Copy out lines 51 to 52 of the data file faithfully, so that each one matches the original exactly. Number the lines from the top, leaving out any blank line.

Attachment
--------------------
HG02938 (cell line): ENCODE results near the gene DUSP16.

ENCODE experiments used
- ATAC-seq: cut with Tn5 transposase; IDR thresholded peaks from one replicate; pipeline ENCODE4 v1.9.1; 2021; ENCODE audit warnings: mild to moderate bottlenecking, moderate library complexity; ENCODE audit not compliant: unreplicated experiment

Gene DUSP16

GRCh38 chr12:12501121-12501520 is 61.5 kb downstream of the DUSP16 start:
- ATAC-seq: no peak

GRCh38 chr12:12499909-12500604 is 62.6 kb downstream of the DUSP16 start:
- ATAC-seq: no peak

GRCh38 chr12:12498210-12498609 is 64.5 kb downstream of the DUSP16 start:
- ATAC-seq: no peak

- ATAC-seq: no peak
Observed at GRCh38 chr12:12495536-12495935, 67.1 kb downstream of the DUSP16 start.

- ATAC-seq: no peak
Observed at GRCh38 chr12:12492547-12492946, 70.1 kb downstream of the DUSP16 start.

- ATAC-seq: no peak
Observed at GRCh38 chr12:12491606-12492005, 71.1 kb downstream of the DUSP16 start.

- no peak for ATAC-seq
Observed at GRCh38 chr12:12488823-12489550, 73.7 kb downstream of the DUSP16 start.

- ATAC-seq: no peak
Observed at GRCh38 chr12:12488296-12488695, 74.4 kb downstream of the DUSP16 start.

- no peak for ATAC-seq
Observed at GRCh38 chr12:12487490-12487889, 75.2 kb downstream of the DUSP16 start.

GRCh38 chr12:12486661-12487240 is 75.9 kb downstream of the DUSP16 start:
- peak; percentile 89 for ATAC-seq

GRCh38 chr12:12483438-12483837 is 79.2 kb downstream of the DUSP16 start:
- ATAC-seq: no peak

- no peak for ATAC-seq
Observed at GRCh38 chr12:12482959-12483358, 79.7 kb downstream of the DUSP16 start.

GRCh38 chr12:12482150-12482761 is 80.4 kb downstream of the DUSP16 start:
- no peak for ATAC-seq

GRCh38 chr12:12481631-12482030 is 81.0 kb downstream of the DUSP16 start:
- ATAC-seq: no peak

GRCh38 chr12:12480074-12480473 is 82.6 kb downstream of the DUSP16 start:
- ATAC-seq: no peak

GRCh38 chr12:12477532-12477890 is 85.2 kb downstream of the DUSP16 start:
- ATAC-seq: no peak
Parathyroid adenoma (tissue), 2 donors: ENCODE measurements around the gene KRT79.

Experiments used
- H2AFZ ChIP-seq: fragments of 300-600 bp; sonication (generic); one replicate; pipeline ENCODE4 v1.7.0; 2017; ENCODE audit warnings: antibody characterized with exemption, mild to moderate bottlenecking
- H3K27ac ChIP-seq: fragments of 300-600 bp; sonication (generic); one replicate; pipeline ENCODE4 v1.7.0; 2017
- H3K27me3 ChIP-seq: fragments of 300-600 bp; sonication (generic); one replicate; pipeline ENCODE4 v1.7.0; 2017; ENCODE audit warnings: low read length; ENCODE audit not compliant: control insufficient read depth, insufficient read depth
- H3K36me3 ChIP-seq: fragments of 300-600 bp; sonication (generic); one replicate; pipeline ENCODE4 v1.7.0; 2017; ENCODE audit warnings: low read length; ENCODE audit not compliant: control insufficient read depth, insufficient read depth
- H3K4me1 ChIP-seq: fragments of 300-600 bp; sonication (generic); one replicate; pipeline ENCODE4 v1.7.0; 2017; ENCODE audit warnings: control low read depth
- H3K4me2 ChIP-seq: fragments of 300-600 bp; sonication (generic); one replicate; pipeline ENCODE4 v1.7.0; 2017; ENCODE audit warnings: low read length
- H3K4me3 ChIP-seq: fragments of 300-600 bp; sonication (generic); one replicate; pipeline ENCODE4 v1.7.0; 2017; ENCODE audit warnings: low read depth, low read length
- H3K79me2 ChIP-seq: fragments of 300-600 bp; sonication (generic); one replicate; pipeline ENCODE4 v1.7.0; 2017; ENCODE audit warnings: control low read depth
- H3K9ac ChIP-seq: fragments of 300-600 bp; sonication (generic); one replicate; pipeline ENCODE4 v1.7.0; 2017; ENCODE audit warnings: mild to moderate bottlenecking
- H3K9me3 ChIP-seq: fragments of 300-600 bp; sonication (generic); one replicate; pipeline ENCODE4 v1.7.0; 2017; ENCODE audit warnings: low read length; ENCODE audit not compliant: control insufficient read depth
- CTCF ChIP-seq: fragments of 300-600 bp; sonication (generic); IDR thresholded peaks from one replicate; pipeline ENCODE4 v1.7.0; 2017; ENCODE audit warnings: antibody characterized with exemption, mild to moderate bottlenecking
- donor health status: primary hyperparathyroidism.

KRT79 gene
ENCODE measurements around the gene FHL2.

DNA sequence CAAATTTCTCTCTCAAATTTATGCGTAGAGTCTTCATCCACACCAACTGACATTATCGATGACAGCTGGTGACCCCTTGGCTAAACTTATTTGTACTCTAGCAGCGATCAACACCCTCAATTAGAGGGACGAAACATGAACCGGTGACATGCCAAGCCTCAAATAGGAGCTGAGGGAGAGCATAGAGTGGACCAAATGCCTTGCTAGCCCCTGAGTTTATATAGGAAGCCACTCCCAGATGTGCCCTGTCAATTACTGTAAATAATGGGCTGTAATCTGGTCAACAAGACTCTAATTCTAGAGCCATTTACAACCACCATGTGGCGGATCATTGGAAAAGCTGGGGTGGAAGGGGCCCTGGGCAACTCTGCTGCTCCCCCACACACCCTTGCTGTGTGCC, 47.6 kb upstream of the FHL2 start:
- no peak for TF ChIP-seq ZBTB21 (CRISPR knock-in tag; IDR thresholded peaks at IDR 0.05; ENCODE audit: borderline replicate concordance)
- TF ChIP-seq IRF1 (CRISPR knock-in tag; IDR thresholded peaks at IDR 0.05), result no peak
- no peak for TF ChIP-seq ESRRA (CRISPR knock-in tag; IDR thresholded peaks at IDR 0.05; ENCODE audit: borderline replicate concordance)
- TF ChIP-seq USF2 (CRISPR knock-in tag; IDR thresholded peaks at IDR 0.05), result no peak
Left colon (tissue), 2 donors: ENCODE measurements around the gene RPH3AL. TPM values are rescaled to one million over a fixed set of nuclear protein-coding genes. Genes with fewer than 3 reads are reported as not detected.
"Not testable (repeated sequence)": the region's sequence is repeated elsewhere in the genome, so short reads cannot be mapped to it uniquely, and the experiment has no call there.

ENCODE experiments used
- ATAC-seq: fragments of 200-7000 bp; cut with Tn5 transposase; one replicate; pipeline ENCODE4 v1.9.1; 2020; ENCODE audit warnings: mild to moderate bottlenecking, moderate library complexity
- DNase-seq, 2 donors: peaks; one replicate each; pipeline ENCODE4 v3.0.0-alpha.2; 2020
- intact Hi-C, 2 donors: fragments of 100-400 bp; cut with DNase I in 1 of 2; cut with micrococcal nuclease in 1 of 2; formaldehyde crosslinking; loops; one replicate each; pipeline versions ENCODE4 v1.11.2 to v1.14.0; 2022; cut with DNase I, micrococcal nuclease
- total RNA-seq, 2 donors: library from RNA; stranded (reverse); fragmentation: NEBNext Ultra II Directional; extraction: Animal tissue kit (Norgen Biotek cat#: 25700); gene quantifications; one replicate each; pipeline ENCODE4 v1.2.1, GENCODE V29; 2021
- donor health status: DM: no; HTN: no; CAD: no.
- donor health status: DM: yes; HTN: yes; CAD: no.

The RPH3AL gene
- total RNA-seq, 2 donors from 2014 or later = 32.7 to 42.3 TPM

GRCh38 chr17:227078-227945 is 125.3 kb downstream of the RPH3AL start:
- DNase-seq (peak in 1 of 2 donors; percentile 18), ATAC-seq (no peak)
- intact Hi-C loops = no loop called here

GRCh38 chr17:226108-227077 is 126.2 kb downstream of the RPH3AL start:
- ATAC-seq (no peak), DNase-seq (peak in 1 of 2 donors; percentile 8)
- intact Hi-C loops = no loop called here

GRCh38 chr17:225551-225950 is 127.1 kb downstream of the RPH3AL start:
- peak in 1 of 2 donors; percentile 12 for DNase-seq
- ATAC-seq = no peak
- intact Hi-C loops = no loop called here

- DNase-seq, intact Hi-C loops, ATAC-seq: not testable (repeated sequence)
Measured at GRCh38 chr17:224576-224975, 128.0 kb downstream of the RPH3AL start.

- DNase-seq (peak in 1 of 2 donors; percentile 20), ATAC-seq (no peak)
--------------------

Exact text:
KRT79 gene
ENCODE measurements around the gene FHL2.